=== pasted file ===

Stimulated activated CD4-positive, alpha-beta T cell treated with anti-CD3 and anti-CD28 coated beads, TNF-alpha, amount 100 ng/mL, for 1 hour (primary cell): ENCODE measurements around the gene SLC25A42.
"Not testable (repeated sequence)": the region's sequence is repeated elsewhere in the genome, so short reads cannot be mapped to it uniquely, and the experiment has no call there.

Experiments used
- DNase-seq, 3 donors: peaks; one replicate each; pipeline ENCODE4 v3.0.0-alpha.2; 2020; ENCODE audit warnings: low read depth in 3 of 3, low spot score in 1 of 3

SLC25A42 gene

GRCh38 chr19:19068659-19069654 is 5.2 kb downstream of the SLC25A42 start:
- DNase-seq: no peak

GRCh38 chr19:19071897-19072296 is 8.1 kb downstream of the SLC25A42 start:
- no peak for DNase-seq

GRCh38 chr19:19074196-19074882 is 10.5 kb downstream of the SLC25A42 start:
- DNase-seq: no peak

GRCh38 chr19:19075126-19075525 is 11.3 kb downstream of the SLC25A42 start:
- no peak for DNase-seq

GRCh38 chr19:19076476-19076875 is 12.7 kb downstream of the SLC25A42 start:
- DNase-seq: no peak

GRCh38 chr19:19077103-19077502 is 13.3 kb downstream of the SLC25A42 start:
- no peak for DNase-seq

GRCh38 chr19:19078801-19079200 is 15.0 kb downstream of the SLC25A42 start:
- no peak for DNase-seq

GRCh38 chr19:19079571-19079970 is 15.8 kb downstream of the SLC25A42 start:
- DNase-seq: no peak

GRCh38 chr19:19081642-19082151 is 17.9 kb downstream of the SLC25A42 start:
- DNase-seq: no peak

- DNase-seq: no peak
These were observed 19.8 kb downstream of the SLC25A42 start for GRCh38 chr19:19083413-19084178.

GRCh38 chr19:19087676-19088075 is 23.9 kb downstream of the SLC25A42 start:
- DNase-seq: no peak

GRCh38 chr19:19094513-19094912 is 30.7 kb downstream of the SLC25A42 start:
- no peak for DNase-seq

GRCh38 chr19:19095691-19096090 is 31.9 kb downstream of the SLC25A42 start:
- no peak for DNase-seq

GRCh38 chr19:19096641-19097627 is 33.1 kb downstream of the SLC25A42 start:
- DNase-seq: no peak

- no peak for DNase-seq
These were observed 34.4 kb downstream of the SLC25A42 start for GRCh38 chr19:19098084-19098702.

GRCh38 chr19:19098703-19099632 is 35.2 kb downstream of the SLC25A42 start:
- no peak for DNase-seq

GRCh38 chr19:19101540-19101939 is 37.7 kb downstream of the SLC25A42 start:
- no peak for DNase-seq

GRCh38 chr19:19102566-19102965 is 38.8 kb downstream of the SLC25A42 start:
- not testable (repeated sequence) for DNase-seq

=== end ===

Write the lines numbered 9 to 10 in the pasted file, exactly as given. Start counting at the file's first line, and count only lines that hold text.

- no peak for DNase-seq

GRCh38 chr19:19074196-19074882 is 10.5 kb downstream of the SLC25A42 start: